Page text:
The specialty food industry continued to grow in 2015, racking up record sales of $120.5 billion. Sales at retail grew to $94 billion, a 19.7 percent jump since 2013, driven by product innovations and a wider availability of specialty foods through mass-market outlets, according to the Specialty Foods Association.
The supply chain has also embraced the importance of e-commerce as a way to sell directly to consumers. Eighty-five percent of manufacturers sell via their own website, and 49 percent use a third-party platform like Amazon. Importers cite online sales as one of their fastest-growing channels. These findings are from a new report from the Specialty Food Association produced in conjunction with research firms Mintel International and SPINS/IRI.
Fifty-eight out of 61 specialty food categories enjoyed double-digit sales growth in 2015, and two categories grew by more than 200 percent. Fresh, protein and convenience are three trends holding steady as evidenced in the specialty food categories showing the most sales growth in 2015: refrigerated RTD tea and coffee; eggs; jerky and other meat snacks; refrigerated pasta; and water. However, 15 categories experienced a downturn. The biggest drops were in frozen juices and beverages, drink mixes and concentrates, and cold cereals.
The 10 best-selling categories within the specialty foods industry are similar to those last year. Cheese and cheese alternatives remain at the top, growing 14.7 percent over the past two years. Frozen and refrigerated meat, poultry and seafood and chips, pretzels and snacks inched up to the second and third spots, respectively. Refrigerated entrées and prepared meals entered the top 10 thanks to a 34.5 percent increase in sales over the past two years. Categories with the biggest sales growth are refrigerated ready-to-drink tea and coffee; eggs; jerky; and other meat snacks. Unit sales of specialty foods grew 13.7 percent overall to 15.6 billion.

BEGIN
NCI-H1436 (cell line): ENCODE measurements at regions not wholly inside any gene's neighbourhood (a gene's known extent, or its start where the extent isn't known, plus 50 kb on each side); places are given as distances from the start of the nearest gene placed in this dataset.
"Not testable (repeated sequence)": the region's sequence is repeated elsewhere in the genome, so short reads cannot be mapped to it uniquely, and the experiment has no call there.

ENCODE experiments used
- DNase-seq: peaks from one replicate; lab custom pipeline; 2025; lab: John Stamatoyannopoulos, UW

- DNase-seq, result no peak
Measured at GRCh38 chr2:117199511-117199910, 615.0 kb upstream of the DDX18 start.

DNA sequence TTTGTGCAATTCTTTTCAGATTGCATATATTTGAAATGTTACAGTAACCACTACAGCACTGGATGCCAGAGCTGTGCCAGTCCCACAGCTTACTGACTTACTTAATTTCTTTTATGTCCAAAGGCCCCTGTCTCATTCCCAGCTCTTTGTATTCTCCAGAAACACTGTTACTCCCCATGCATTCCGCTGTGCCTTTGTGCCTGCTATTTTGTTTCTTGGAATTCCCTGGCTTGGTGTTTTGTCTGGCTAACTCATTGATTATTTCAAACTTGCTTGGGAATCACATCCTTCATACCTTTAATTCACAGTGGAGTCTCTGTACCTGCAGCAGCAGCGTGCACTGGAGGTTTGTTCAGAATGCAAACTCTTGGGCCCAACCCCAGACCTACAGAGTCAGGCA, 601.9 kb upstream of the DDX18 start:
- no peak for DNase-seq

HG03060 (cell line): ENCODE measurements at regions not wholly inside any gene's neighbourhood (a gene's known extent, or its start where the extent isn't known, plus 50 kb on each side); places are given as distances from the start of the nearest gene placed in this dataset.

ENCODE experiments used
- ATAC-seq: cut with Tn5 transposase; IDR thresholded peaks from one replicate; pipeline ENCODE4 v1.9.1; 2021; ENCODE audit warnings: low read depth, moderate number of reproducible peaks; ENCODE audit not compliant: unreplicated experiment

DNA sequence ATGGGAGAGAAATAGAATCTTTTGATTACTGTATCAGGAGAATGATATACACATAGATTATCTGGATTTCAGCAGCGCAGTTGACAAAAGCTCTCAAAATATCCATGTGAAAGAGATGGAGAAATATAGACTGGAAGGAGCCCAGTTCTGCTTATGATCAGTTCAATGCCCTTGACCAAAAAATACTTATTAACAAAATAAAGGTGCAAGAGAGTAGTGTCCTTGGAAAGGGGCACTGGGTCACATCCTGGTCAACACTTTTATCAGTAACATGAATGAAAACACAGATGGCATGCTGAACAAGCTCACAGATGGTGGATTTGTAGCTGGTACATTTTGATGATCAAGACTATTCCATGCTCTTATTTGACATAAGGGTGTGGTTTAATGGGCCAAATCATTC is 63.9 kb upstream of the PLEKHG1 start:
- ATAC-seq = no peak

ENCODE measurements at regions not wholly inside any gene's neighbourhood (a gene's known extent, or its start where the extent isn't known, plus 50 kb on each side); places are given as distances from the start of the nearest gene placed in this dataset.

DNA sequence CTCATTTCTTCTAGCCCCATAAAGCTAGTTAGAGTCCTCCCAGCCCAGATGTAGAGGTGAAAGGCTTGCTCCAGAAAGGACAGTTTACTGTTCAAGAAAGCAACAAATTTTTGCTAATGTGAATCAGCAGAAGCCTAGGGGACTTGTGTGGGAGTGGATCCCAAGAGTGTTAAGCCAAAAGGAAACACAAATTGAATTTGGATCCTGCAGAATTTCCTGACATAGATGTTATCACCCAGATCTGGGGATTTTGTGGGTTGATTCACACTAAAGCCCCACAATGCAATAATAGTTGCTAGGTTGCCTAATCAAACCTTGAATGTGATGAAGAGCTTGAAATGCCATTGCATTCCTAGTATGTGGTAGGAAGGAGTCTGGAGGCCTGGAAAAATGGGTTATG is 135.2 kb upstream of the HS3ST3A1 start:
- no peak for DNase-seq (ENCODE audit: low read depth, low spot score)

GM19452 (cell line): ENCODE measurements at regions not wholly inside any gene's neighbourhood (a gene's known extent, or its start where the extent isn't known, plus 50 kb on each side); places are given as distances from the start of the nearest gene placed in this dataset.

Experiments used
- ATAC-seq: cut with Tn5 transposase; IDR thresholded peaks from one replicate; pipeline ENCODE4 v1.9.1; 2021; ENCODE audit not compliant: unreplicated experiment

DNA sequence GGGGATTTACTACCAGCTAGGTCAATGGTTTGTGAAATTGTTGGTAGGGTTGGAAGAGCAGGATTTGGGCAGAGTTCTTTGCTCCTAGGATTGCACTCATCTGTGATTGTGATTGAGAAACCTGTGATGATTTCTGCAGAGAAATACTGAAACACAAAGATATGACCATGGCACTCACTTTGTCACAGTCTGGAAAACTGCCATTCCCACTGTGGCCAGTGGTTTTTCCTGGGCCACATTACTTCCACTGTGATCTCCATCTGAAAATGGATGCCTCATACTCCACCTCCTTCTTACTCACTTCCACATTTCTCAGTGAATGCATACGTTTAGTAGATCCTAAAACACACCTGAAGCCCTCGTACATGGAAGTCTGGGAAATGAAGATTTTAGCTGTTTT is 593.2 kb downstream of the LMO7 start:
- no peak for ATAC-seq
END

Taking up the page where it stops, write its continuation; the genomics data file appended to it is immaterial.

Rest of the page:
According to the report, many in the supply chain believe non-GMO will be a product claim of growing importance to consumers, with 49 percent of manufacturers planning to introduce products that are non-GMO in 2016. Local products also continue to remain an important way retailers differentiate themselves.
More on the report can be found here.